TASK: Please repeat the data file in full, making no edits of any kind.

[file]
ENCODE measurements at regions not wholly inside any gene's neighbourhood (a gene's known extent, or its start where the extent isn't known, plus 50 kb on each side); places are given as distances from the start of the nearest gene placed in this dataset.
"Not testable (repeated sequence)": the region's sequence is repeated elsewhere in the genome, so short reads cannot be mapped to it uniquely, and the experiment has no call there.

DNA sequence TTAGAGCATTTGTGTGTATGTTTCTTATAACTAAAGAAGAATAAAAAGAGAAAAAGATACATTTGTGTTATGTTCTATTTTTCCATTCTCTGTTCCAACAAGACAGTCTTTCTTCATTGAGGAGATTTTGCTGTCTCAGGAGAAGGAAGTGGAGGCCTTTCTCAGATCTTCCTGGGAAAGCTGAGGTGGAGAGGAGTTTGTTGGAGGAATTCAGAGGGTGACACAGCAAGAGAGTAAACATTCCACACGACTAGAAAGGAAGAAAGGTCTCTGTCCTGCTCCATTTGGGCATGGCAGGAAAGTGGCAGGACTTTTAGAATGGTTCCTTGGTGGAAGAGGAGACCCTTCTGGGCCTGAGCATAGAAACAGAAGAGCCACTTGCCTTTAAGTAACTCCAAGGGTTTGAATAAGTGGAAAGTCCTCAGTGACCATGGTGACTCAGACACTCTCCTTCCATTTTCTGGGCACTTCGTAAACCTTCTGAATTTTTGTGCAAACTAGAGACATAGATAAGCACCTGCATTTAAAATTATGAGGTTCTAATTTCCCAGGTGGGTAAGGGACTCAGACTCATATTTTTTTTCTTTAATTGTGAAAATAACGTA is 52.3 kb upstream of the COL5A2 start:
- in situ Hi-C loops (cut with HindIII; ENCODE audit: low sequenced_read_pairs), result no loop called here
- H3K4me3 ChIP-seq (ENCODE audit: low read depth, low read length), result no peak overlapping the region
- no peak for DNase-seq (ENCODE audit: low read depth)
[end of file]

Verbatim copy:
ENCODE measurements at regions not wholly inside any gene's neighbourhood (a gene's known extent, or its start where the extent isn't known, plus 50 kb on each side); places are given as distances from the start of the nearest gene placed in this dataset.
"Not testable (repeated sequence)": the region's sequence is repeated elsewhere in the genome, so short reads cannot be mapped to it uniquely, and the experiment has no call there.

DNA sequence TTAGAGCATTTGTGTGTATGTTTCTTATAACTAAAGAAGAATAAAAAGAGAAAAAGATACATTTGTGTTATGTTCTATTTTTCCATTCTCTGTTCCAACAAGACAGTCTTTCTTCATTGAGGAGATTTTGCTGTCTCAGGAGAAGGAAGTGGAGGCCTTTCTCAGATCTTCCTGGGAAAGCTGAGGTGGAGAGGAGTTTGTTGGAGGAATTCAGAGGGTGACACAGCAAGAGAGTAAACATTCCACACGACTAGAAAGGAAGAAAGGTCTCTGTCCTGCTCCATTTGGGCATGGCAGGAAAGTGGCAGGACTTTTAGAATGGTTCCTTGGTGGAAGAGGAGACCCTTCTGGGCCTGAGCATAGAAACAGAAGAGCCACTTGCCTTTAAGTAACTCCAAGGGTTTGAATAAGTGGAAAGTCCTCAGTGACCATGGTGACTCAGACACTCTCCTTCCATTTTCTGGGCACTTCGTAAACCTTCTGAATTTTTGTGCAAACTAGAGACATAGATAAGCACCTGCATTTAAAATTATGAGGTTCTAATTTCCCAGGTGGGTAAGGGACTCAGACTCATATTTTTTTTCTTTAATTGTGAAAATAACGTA is 52.3 kb upstream of the COL5A2 start:
- in situ Hi-C loops (cut with HindIII; ENCODE audit: low sequenced_read_pairs), result no loop called here
- H3K4me3 ChIP-seq (ENCODE audit: low read depth, low read length), result no peak overlapping the region
- no peak for DNase-seq (ENCODE audit: low read depth)